Magnesium for Mood

Mg can help you stay calm, and has a multitude of other benefits!
foods rich in magnesium

The mineral magnesium is vital for our health.

It’s linked to more than 700 important body functions, ranging from energy production and blood pressure regulation, to heart health and muscle and nerve function.

Food Sources of Magnesium

This mood mineral can be found in:

  • dark green, leafy veggies, like:
    • spinach
    • kale
    • collard greens
  • legumes and peas
  • whole grains
  • nuts, especially:
    • almonds
    • cashews
    • peanuts
  • milk and yogurt
  • dark chocolate

Magnesium Deficiency

Despite magnesium’s widespread availability in food sources, medical research has shown that Americans consistently struggle with magnesium deficiency, not getting the daily recommended amounts.

Part of the reason is that modern soils have been depleted of this mineral. Another factor is that there is too much reliance on processed foods in American diets. Conditions that increase likelihood of a deficiency include obesity and diabetes.

Diagnosing Magnesium Deficiency

However, some people may not be aware of their magnesium deficiency because the mineral works inside cells, not while coursing through the bloodstream.

A deficiency often won’t show up in a blood test, so diagnosis is a challenge.

Although difficult to discover, magnesium deficiencies are common: Up to 80 percent of Americans do not get enough magnesium.

In addition to dietary shortages, deficiencies can also be caused by overactive stress hormones or too much calcium.

Symptoms of Magnesium Deficiency

Low magnesium levels can lead to medical issues including:

Low magnesium levels are also linked to Alzheimer's disease, migraines, and ADHD.

Other symptoms of magnesium deficiency include:

  • loss of appetite
  • nausea
  • fatigue
  • weakness
  • numbness
  • tingling
  • abnormal heart rhythms (arrhythmias)

Who is at Risk?

People who are particularly at risk for low magnesium levels include:

  • those who drink alcohol regularly
  • those with gastrointestinal diseases
  • postmenopausal women
  • the elderly

Supplementing with Magnesium

Taking a magnesium supplement is an easy way to get the recommended daily intake.

However, most multivitamins contain less than 100 milligrams (mg) of magnesium, so taking a separate magnesium supplement may be the best way to reach the Recommended Dietary Allowance (RDA).

The National Institutes of Health RDA recommendations are: 310 mg for women 19-30; 400 mg for men 19-30; 320 mg for women 31 and older; 420 for men 31 and older.

Pregnant women need higher levels of magnesium: 400 mg for ages 14-18; 350 mg for ages 19-30; and 360 for ages 31-50.

There are different forms of magnesium that perform differently in the body.

Research indicates that some people who take magnesium supplements may experience significant improvements in lipoproteins, C-reactive protein, fasting glucose, and insulin resistance.

Magnesium for Calm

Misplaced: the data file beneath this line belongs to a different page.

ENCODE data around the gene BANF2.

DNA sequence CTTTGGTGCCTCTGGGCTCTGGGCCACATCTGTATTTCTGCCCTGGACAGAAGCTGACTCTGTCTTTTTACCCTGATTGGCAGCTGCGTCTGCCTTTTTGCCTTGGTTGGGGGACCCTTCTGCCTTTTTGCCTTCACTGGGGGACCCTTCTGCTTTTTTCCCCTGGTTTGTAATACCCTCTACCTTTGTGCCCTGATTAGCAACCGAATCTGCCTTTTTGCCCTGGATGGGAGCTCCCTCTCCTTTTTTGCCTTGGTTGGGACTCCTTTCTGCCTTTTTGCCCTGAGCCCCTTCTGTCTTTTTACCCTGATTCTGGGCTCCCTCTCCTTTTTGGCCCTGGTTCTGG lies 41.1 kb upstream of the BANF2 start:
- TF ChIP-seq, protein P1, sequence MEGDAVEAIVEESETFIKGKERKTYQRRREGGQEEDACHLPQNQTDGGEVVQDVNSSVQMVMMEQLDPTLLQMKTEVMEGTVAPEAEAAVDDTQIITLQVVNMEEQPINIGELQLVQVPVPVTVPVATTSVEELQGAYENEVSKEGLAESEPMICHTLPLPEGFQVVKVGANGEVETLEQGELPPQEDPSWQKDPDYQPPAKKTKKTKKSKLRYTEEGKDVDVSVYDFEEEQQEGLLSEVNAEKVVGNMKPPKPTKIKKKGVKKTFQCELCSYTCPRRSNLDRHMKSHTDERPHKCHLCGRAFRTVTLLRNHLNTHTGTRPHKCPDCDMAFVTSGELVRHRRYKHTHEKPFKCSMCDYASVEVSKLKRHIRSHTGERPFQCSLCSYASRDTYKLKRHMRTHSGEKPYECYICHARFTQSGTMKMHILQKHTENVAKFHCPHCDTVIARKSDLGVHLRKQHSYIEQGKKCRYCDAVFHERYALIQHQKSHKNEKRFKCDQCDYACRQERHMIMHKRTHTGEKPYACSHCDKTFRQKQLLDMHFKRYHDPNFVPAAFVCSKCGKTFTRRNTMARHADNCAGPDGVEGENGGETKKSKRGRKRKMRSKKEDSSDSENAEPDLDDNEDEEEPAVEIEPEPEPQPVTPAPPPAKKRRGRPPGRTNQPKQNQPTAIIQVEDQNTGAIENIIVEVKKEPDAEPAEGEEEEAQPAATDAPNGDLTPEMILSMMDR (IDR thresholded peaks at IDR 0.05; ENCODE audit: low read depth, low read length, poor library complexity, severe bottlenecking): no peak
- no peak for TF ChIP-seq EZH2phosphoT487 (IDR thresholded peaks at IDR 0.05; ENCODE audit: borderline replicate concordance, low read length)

It’s also known as “the mood mineral” because it helps decrease feelings of stress, anxiety, and depression.

The Washington Post listed magnesium as one of the ten nutrients that can "lift your spirits," due to the large role it plays in the development of serotonin, a hormone linked to feelings of happiness and well-being.

It has also been called an antistress mineral as it can help prevent feelings of nervousness or irritability. reviewed scientific studies of the mineral and labeled it the “original chill pill,” because of evidence supporting its health and calming benefits.

Click to See Our Sources

“10 Nutrients That Can Lift Your Spirits” by Maya Dangerfield and,

"Effectively prescribing oral magnesium therapy for hyptertension: A categorized systematic review of 49 clinical trials" by A. Rosanoff, Nutrients, 1/10/21

"Magnesium in Prevention and Therapy" by U. Grober et al., Nutrients, 9/15

“Implications of Magnesium Deficiency in Type 2 Diabetes: A Review” by D.P. Chaudhary et al., Biological Trace Element Research

“Magnesium,” University of Maryland Medical Center,, 2011

“Magnesium”, National Institute of Health,

“Magnesium and the Brain: The Original Chill Pill” by Emily Deans MD,

“Magnesium for Cardiovascular Health: Time for Intervention” by Y. Song and S. Liu, American Journal of Clinical Nutrition

“Magnesium Supplementation for the Management of Primary Hypertension in Adults” by H.O. Dickinson et al., Cochrane Database of Systematic Reviews

“Suboptimal magnesium status in the United States: Are the health consequences underestimated?” by A. Rosanoff et al., Nutrition Reviews

"An update on magnesium and bone health" by M. Rondanelli et al., BioMetals, 8/21

"Why magnesium is so important for your health" by Hattie Garlick, The Telegraph, 12/17/23


Pamela Bump

Pamela is the Audience Growth Manager for the HubSpot Blog and holds an M.S. in Media Ventures from Boston University. Before HubSpot, she was Taste for Life’s first Web Editor & Social Media Expert and Harvard Business Review’s first Growth Editor.  In her roles, she’s managed content strategy, social media, and audience growth tactics.

Although her career is focused on digital marketing and editorial innovation, she continues to write for TFL to quench her thirst for food blogging and health journalism.